After my daughter was born, year 0, (before joining Trainer Road), I did about 5 hours per week of training plus a 4-hour group ride. But I had stopped doing those epic 6±hours in the saddle that I was used to doing before my daughter was born. Last year I joined a cycling team, bought my first power meter and a dumb direct drive trainer, joined Trainer Road and followed the mid-volume training plan. And I did my first races. I started with 277 W (3.8 W/kg) and ended up with a 308 W FTP (4.3 W/kg) at the end of last year. I stuck to the plan, except when I was sick or on business trips. (This is another thing that hasn’t been mentioned: expect to get sick a lot more.) I am thinking of upping my volume next year. I don’t know whether I’ll go to a high-volume plan or manually augment a mid-volume plan. My current FTP as tested is 311 W already (close to 4.4 W/kg), although I am optimistic the ramp test next week will confirm that I have gained a few horses.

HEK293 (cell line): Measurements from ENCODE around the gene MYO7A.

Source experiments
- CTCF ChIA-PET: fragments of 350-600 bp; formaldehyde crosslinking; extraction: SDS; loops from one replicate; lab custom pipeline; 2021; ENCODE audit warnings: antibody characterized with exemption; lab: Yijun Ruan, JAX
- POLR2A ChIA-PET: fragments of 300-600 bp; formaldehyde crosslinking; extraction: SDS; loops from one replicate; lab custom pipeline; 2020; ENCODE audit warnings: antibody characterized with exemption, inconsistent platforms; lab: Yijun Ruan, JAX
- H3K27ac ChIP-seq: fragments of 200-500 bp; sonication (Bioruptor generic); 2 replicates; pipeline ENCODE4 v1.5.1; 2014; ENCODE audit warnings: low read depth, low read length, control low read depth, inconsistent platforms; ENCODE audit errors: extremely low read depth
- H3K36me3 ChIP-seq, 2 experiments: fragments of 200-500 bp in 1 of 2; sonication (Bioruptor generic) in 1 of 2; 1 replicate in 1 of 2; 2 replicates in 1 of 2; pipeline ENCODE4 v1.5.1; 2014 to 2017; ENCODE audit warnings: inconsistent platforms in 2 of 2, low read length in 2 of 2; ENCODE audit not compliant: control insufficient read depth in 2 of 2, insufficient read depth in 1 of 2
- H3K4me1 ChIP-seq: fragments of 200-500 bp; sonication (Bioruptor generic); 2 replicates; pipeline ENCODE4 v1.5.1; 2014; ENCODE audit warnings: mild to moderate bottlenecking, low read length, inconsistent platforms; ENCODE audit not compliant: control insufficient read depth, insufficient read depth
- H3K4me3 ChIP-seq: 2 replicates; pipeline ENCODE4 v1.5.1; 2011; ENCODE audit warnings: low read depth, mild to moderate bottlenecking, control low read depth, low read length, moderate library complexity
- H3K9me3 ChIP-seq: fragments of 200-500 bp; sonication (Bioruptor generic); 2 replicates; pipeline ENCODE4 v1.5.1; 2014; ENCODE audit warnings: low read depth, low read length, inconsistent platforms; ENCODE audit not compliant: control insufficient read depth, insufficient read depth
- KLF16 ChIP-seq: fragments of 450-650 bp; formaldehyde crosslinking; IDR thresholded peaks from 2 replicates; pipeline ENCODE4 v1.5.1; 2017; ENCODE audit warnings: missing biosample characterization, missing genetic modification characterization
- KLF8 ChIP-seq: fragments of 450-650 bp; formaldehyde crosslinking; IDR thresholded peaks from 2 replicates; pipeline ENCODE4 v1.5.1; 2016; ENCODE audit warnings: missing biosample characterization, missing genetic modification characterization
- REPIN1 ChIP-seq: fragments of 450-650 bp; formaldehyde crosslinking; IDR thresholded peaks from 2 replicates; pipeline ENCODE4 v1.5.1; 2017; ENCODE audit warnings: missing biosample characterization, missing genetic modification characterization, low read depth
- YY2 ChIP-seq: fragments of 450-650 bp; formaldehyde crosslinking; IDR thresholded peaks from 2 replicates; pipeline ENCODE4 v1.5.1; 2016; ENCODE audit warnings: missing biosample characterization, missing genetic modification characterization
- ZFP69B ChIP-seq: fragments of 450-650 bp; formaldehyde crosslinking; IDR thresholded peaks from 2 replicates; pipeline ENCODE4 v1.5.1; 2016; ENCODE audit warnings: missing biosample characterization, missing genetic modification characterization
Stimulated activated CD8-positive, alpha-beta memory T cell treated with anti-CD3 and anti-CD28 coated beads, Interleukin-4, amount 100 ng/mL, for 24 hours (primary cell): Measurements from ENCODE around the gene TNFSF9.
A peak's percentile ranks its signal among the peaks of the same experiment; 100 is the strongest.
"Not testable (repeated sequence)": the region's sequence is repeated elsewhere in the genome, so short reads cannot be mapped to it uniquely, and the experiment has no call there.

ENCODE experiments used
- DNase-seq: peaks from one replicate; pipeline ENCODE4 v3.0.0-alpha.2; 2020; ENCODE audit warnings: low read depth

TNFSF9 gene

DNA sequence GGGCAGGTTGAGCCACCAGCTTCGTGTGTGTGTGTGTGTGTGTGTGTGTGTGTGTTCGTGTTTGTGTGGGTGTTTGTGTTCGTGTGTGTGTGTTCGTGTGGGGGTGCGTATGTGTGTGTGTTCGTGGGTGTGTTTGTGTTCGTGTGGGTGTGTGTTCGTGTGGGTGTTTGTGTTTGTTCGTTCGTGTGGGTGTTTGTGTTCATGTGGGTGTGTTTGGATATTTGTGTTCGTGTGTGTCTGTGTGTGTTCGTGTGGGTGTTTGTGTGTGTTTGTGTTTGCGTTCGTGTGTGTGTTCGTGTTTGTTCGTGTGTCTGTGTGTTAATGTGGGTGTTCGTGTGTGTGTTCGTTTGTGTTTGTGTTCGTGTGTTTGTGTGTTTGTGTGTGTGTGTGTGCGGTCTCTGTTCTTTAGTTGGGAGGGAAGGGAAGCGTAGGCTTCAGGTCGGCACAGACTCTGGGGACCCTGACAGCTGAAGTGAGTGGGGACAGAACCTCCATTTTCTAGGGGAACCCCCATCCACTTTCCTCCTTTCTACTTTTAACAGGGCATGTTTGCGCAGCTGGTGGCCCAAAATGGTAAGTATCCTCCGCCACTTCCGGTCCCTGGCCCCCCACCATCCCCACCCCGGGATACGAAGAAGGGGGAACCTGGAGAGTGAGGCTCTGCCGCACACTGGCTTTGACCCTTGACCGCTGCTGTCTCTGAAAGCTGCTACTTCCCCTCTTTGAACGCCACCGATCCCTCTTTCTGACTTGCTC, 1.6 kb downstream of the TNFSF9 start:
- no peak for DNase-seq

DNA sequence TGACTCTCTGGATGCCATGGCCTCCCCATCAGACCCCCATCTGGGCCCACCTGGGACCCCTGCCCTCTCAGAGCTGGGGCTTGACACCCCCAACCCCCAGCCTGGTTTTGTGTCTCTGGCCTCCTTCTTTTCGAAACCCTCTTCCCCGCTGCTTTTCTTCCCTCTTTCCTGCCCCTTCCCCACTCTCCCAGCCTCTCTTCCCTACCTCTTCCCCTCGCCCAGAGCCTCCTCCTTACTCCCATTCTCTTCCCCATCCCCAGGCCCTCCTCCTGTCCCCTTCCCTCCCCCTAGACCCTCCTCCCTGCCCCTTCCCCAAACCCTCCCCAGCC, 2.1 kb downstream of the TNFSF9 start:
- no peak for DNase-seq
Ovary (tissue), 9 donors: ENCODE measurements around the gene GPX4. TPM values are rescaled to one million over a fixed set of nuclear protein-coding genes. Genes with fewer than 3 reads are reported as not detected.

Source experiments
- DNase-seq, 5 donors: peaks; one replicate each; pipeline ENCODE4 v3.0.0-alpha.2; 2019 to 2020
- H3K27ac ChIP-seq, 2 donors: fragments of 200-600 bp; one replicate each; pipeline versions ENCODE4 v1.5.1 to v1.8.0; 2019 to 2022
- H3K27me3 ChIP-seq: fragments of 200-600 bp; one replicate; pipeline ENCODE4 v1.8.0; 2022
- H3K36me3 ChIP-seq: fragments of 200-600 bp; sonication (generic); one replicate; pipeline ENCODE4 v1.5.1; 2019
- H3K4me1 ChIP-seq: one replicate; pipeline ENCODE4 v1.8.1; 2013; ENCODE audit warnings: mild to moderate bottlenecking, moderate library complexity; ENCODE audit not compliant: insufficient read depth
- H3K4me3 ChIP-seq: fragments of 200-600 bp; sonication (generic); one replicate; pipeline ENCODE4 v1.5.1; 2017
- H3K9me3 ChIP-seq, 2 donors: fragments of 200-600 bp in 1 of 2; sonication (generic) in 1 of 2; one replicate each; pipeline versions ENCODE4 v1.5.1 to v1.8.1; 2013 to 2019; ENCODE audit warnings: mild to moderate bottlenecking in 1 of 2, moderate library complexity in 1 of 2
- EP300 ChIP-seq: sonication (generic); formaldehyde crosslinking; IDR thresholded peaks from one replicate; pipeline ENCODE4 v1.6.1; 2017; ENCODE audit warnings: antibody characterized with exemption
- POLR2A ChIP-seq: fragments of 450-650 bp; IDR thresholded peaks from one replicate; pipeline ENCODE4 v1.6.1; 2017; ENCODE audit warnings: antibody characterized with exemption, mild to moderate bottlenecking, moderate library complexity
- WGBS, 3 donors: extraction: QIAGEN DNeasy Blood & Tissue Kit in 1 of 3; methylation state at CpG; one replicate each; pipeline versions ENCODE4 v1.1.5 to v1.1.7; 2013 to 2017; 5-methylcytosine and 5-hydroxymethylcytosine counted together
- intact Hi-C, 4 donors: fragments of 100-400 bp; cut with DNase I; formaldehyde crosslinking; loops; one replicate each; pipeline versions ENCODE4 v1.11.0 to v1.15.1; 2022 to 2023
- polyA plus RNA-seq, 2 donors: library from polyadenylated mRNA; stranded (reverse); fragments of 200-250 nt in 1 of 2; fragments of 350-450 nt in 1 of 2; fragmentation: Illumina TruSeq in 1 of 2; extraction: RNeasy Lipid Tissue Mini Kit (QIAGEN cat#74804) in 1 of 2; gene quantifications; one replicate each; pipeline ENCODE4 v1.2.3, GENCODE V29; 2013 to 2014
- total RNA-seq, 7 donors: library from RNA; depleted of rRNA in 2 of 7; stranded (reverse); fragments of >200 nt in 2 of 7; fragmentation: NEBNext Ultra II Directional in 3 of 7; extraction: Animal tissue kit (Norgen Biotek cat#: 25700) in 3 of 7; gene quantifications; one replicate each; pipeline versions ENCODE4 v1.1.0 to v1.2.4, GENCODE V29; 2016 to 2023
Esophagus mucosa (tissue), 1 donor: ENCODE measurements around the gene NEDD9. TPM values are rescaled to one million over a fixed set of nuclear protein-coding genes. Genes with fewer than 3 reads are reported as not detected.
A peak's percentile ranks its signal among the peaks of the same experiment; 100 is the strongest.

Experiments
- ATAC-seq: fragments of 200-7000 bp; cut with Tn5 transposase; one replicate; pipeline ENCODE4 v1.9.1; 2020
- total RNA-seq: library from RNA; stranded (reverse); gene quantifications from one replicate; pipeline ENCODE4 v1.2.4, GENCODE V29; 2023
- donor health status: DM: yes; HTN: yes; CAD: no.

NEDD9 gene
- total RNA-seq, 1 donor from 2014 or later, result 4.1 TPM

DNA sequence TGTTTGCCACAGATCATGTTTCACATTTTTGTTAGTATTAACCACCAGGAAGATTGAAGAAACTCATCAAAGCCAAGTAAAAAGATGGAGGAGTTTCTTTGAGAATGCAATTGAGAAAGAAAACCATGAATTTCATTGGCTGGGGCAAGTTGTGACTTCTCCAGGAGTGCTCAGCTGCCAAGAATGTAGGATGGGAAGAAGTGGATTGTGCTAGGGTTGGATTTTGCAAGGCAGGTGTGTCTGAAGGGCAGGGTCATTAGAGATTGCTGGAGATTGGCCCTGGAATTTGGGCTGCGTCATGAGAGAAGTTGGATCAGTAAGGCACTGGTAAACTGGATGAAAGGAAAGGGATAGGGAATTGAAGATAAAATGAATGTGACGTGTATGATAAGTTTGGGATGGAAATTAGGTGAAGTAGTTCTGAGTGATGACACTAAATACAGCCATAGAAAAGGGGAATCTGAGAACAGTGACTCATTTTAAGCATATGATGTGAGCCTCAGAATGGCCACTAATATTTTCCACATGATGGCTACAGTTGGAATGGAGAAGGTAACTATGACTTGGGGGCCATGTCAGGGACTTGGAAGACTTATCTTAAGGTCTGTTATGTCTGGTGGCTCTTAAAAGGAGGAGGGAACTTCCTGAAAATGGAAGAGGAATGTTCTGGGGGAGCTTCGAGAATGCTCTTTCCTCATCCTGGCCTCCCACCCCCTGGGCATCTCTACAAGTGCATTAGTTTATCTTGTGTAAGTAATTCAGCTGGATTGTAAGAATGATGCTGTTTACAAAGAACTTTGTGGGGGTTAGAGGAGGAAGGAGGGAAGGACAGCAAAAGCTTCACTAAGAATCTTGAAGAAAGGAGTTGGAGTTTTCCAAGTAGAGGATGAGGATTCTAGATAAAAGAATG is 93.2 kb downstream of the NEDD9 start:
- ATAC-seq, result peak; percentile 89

So yes, you can gain fitness while being a dad. But you are at a much higher volume than I am, so I reckon you need more training stimulus to improve your fitness. Plus, you need to multiply that by 3.

The three biggest factors in my training have been (1) resolving scheduling conflicts, (2) sleep and (3) illnesses. Before having a kid I haven’t really been sick much. Ever since starting daycare my daughter has become the cutest incubator of germs and viruses. I have been sick about 3-4 times per year, which puts me out of commission sometimes for just a week, but on two occasions for a month. In part that was because I started training too early again (I love training, too) and the slope went from positive to negative again.

4 Likes

Thanks for the insights and also the laughter. The „no bueno“ almost made my fall off my chair. :grin:

1 Like

I am starting my third week of having a newborn (our first). I definitely went into it with the mindset that I don’t see any reason why I shouldn’t be able to hit my TSS for the week. And that mindset will never change until you actually experience it for yourself. No amount of people telling you can change that.